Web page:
The Lost Art of Tentmaking – A Word of Caution – Part 4

Photo by Oliver Pacas

Photo by Oliver Pacas


If you are just tuning into this series, you may want to go read Part 1, Part 2, and Part 3 before reading through this post.

As I have been writing from my experience as a church planter about how I have and continue to provide for my family through while church planting, I felt compelled to offer some words of caution.

Throughout this series I have either stated directly or have eluded to the fact that church planting is hard.  It is not just hard on the pastor, it is also hard on his wife, and his children.  In addition to the increasing demands the church places on them, their increasing financial needs can cause added stress.

I stand by my encouragement for planters to be bi-vocational if they are able, but I also want to share a few things to be mindful of.

  1. Listen to your wife.  I cannot emphasize this enough.  It doesn’t matter how hard you are working, accomplishing, and how much money you’re bringing in.  If your wife and kids don’t feel loved and cared for none of that matters.  Also, if your family isn’t feeling cared for, then it is very likely that your church is feeling neglected as well.  If your wife is supportive of you doing other things to make ends meet, then make sure to connect with her often to get her input on how she feels things are going.  This is an invaluable thing to remember.
  2. Don’t allow your tentmaking to become your mistress.  When discouragement comes in church planting, and trust me, it will come, you will have many times where you feel like you are ready to quit.  You must be secure in your calling if you are also working another job, owning a business, or doing freelance work, because on the discouraging days you will be tempted to bail from your calling and go do your other job full-time.  While I believe there is times that this is actually appropriate, i.e. a misunderstood calling or a missed calling, for the most part, I believe it’s just a temptation to leave your calling to do what is easier.  I’m not saying this in a judgmental way.  I have experienced this temptation to distract me at times from my primary calling.
  3. Keep your eye on the prize.  If you are indeed called to be a pastor, then everything else you do should help you to do that to the best of your ability.  As your church grows, you will have to make increasing sacrifices.  An example of this in my current stage of life is that I have to be selective of the ministry events I accept to speak at because I have to ensure my family and my church are well cared for.  Whenever possible, I ask to be able to be back by Sunday morning, but at times this is not possible.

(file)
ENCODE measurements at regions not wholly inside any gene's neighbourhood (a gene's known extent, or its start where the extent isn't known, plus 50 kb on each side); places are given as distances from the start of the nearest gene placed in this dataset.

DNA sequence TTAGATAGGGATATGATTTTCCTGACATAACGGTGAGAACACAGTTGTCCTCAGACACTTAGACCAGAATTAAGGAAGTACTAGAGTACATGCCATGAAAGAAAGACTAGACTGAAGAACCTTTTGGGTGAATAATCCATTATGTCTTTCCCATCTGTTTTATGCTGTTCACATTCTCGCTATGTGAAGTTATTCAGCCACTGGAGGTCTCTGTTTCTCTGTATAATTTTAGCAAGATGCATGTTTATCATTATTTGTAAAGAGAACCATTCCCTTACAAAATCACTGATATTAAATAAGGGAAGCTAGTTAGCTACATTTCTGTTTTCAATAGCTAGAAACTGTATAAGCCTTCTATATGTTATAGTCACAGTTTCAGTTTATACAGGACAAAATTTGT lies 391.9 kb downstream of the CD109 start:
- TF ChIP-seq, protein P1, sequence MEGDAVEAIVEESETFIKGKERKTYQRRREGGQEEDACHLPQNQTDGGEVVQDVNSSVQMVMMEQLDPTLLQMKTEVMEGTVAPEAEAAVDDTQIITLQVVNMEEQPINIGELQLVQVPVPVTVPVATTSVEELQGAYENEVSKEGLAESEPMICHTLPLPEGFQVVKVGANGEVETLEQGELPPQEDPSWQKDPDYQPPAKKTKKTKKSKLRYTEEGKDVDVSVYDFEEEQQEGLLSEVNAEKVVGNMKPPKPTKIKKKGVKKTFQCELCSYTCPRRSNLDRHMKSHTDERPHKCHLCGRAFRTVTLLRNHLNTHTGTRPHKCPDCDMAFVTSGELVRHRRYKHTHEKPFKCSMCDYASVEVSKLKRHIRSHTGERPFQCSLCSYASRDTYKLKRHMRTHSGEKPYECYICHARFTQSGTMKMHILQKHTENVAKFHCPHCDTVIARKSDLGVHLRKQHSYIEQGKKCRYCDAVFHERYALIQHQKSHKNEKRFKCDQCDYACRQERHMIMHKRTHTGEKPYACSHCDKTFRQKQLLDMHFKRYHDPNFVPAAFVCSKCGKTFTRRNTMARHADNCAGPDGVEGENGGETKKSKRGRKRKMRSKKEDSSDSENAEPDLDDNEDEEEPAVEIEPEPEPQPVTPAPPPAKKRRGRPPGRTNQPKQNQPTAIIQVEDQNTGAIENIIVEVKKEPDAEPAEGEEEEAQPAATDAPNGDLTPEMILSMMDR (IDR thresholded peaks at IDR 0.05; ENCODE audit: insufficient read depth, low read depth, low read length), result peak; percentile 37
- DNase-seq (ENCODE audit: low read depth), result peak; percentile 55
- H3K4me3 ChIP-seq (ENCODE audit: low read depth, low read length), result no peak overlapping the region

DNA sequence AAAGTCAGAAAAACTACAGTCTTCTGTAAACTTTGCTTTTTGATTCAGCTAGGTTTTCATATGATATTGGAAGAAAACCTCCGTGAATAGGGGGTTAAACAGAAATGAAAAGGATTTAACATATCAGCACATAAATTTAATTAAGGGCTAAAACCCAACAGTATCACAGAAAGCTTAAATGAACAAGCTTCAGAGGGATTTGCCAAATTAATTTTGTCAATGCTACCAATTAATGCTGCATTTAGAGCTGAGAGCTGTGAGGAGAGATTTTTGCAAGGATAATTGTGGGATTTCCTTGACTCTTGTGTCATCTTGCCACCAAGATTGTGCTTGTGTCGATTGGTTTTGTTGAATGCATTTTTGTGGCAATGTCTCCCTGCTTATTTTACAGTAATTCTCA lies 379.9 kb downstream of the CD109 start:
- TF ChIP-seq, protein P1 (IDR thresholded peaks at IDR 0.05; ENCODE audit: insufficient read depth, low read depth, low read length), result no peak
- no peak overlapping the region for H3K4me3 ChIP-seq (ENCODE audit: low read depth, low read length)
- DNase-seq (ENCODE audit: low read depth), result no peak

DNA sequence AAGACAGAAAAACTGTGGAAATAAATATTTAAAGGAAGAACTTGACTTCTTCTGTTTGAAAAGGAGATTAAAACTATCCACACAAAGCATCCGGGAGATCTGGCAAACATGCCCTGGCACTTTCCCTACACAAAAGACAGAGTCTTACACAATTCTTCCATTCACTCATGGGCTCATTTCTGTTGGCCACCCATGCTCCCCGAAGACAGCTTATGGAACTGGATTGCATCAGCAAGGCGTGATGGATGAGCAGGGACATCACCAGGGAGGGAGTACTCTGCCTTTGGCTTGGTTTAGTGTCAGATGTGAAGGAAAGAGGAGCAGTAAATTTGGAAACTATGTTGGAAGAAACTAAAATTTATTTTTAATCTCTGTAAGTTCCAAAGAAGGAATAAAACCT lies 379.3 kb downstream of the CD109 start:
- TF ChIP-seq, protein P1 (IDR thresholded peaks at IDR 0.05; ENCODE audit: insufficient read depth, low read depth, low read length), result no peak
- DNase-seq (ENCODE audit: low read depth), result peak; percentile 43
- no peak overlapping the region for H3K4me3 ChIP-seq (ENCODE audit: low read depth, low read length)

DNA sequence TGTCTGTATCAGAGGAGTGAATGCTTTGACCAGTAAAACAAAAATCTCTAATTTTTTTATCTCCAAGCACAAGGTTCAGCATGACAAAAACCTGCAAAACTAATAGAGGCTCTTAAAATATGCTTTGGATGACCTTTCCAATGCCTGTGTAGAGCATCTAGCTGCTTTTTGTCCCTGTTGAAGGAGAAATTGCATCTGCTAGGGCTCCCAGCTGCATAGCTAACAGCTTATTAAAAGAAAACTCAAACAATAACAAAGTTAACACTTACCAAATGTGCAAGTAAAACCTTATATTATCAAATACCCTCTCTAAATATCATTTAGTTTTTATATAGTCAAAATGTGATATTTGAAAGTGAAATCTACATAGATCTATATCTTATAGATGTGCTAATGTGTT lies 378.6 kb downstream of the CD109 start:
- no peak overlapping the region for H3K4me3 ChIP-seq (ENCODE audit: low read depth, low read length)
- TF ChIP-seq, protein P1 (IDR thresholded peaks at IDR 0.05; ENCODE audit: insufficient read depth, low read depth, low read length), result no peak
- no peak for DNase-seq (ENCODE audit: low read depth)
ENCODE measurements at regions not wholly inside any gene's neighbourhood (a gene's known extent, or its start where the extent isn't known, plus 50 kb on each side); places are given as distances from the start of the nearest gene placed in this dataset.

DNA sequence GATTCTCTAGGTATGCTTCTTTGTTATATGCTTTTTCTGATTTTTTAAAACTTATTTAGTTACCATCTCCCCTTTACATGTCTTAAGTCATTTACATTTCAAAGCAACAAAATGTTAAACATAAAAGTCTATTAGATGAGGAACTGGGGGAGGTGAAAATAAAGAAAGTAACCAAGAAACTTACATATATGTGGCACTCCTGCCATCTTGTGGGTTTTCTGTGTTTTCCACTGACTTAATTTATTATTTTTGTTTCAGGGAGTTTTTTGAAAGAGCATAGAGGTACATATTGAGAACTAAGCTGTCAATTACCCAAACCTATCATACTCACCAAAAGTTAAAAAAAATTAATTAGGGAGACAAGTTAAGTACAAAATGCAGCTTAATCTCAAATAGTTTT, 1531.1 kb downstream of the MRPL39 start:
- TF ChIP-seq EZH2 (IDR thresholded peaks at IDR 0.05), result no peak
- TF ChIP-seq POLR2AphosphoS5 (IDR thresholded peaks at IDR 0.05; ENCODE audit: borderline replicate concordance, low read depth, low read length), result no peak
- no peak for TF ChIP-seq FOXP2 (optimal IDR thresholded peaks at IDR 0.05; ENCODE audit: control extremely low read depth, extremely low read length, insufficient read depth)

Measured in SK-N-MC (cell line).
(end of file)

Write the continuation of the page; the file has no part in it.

4. Build a team that compliments your gifts.  Some of our extra work can actually be beneficial to the church, so the best move for the church is to hire a team around you to compliment your strengths and make up for your shortcomings.  You must be mindful to  hire someone who understands how you’re wired, what you are called to, and how that calling is lived out in view of the other things you are involved with.  For instance, I will be traveling this weekend to speak at a  youth event outside of Atlanta, GA and will have to miss on Sunday AM.  Fortunately, I have several strong preachers in my church who are more than happy to have the opportunity to teach from time-to-time.
  5. Determine how much you need to live on.  This point has two primary purposes.  First, there may come a time that your church has grown to a place where your leadership team feels that it requires your full-time attention and that outside speaking, freelancing, working, etc. is detrimental to the church and the mission.  You need to be able to articulate to your leadership how much you would need to be compensated in order for you to have your needs met.  This should be communicated often so that your team isn’t caught off guard and a series of very awkward conversations begin.  Second, you should begin asking the question, “How much should I keep?”  Let’s say your company or outside ‘gigs’ are successful and you are raking in a lot of money, in order to keep your heart in check it is wise to ask this question and commit to giving the rest away.  I know this is a radical statement, and to be honest, one I am still working through, but it will enable you to lead your church from a place of authentic authority and will be a way to safeguard your heart from one of the most tempting idols for the majority of folks, money.  Okay, before I start preaching about this, I’ll move on.

As you work through this season of hard work, I’d encourage you to surround yourself with people who you trust and who trust you.  Allow them to ask you difficult questions so that you are encouraged to stay focused on the things that really matter.  There will come a time where you may need to make sacrifices for the good of your family and your church, and you need to be prepared to do so.  As I articulated in Part 1, the Apostle Paul was for tentmaking, and as he utilized that opportunity to support himself as he proclaimed the Good News, we too should view it as a viable option.


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